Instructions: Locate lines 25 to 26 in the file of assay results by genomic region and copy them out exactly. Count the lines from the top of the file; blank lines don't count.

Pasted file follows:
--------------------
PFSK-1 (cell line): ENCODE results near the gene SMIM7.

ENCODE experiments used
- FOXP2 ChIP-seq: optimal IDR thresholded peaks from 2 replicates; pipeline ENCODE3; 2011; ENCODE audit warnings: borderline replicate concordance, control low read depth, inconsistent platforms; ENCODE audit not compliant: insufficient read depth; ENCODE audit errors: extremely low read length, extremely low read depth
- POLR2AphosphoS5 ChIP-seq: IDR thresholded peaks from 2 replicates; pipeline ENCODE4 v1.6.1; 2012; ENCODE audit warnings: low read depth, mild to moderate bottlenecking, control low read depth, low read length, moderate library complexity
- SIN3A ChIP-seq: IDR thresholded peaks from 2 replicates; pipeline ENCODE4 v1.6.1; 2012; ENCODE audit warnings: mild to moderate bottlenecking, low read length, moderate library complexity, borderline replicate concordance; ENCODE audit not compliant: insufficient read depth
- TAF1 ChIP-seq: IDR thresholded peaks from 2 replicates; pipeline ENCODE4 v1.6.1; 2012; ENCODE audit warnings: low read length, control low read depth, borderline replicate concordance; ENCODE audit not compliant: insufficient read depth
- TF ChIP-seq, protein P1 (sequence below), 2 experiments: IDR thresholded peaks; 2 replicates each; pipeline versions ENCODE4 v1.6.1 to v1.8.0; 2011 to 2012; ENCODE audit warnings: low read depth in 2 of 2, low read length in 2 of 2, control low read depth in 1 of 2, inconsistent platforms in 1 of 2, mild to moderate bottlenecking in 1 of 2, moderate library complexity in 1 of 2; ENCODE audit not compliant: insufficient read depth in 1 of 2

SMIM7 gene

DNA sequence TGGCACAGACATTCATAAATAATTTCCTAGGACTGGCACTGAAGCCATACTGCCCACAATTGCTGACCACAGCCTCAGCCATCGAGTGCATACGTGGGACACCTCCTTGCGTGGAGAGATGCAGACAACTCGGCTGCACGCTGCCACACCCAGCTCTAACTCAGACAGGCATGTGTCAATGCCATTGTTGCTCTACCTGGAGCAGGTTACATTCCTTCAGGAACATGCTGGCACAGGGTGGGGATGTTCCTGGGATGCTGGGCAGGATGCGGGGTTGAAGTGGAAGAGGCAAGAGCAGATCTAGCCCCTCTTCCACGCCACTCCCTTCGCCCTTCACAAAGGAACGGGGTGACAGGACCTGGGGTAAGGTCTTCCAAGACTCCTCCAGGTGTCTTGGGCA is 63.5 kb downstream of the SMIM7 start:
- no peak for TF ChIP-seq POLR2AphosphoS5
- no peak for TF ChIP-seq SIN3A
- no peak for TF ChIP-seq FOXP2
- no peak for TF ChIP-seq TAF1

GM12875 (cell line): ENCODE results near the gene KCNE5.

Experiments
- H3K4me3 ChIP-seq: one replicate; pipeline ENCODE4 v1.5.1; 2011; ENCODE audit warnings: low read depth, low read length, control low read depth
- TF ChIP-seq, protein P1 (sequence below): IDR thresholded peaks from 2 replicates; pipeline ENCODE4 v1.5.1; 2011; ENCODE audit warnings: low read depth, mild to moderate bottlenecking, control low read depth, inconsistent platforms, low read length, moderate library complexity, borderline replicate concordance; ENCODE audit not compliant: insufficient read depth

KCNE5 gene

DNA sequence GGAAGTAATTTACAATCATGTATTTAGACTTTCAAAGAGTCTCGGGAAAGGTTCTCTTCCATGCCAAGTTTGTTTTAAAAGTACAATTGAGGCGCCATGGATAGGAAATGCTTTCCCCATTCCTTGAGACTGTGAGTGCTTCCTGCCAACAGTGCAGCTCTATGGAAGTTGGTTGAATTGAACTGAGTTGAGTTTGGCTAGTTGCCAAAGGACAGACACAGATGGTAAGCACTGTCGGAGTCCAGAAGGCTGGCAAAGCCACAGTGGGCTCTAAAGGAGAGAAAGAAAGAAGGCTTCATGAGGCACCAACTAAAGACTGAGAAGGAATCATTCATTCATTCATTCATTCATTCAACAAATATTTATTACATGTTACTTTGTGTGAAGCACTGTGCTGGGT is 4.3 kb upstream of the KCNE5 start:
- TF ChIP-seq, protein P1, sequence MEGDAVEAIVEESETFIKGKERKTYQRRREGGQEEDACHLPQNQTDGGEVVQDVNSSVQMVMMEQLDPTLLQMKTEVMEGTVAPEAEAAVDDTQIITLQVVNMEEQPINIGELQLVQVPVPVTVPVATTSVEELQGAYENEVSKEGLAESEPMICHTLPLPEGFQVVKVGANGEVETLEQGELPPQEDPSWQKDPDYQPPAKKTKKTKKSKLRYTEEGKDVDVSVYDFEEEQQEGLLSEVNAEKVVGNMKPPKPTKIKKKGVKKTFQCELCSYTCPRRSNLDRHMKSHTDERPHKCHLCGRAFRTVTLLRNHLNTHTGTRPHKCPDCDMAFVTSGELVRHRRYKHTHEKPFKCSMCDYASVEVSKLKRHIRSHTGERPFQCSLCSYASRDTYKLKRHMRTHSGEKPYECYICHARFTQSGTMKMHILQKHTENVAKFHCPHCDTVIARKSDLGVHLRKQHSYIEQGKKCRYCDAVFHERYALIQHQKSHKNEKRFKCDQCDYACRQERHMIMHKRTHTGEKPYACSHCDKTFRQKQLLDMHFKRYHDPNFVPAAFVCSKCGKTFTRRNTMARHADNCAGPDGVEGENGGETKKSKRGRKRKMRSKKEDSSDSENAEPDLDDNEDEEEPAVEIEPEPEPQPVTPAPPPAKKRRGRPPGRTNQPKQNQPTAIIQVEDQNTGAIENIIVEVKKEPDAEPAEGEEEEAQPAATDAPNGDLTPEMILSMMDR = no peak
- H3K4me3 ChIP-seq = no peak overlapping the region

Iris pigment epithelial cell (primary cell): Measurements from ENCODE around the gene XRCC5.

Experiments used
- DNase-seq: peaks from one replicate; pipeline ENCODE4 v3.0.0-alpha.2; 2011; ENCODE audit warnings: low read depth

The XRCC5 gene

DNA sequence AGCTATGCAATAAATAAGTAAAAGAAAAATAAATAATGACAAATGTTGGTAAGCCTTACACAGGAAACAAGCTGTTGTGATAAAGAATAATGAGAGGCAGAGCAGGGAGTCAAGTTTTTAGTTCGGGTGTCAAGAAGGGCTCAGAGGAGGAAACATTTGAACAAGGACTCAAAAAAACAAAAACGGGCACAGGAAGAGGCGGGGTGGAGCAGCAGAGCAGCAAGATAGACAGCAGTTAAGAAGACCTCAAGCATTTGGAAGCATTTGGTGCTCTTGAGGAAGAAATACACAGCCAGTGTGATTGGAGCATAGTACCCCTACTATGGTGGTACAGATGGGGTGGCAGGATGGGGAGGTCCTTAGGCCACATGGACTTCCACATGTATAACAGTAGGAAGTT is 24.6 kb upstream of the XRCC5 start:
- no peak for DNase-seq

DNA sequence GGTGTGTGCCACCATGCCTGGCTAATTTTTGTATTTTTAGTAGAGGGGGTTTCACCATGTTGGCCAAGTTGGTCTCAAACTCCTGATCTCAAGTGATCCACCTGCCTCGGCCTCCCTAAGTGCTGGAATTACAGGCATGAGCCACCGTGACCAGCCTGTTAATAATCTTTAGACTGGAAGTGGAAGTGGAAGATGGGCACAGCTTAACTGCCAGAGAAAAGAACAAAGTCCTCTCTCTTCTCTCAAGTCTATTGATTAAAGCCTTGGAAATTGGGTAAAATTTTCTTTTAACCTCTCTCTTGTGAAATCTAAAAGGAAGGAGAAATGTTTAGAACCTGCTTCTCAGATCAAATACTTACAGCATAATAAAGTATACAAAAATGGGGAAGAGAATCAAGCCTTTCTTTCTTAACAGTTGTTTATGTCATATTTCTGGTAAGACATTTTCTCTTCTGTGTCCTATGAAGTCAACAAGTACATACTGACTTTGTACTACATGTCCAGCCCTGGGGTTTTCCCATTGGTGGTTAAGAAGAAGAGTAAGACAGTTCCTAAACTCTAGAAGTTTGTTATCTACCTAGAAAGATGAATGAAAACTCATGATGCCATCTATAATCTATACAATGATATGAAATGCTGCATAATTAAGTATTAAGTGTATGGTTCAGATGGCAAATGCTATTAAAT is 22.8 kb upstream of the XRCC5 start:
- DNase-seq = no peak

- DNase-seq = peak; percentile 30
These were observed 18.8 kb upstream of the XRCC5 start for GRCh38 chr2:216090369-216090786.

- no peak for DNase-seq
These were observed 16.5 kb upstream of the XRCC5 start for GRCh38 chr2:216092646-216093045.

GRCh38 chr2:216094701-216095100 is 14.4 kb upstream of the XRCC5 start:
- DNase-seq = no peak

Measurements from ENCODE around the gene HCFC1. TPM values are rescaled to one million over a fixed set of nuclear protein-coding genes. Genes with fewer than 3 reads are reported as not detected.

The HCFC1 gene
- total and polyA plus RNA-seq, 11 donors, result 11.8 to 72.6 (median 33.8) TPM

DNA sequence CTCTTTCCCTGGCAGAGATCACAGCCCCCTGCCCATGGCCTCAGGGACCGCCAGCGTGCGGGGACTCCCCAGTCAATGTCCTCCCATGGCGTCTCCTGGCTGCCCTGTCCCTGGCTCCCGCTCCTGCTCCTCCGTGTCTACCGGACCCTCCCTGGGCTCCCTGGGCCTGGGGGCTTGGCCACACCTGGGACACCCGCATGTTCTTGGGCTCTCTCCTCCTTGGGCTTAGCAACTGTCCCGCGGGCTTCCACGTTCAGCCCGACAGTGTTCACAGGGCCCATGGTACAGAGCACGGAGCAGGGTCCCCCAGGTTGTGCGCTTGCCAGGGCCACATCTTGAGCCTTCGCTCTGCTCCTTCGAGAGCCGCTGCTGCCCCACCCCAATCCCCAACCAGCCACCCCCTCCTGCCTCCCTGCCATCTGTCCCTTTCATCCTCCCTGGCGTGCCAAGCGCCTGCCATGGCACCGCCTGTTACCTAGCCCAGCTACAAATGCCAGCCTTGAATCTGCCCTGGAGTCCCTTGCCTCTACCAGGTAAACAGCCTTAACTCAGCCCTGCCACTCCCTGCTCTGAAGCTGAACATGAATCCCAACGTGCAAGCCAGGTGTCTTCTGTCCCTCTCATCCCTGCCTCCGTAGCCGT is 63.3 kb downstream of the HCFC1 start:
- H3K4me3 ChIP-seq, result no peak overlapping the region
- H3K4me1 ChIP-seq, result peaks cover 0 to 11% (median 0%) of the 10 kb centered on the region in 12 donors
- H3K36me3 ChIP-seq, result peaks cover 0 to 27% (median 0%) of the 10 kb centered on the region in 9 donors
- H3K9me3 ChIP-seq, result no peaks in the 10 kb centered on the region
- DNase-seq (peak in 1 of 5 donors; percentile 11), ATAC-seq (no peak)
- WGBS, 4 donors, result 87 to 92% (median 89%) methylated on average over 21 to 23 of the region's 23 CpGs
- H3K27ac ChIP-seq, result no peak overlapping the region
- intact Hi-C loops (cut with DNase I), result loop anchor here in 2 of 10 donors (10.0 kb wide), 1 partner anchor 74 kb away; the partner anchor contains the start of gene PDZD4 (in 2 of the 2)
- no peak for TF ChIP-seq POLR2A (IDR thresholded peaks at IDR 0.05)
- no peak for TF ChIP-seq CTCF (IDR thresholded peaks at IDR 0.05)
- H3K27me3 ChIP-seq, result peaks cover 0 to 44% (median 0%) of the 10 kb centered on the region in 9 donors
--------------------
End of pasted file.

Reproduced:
The XRCC5 gene

DNA sequence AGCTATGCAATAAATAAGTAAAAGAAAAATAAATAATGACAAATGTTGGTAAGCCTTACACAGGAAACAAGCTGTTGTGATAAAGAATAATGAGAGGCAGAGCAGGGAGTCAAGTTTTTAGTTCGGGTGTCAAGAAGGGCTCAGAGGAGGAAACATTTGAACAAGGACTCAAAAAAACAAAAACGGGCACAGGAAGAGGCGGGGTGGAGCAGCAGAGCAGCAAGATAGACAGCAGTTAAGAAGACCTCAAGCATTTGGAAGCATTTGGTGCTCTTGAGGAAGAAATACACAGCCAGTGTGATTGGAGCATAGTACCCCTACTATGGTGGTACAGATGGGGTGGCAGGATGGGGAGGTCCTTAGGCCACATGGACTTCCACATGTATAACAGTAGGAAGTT is 24.6 kb upstream of the XRCC5 start: